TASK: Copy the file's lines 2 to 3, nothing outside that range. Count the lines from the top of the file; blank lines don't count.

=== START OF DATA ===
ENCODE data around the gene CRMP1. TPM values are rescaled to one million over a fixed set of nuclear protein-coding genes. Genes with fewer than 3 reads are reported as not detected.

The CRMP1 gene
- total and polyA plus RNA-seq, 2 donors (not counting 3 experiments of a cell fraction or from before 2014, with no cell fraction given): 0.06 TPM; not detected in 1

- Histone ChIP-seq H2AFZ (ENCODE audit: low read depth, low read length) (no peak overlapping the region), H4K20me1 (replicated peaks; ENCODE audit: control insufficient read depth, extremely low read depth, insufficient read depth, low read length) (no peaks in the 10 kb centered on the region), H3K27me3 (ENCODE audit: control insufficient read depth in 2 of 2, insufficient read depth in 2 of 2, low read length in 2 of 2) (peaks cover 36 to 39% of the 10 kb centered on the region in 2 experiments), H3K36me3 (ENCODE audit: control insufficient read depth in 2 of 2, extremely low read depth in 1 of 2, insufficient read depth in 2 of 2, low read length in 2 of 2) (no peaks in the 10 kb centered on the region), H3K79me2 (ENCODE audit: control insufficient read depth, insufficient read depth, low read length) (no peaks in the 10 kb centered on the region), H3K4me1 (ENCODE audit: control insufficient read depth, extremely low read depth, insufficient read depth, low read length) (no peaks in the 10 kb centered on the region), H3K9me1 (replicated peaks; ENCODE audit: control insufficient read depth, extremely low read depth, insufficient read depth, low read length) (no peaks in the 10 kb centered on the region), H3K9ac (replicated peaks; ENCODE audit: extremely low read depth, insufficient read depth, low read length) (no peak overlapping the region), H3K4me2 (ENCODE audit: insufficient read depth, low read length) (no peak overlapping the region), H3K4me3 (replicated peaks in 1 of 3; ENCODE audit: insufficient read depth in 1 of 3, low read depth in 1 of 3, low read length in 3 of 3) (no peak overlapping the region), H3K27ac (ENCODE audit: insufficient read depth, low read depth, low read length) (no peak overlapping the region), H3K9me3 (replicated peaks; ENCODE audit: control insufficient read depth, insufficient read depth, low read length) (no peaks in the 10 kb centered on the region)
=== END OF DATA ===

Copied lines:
The CRMP1 gene
- total and polyA plus RNA-seq, 2 donors (not counting 3 experiments of a cell fraction or from before 2014, with no cell fraction given): 0.06 TPM; not detected in 1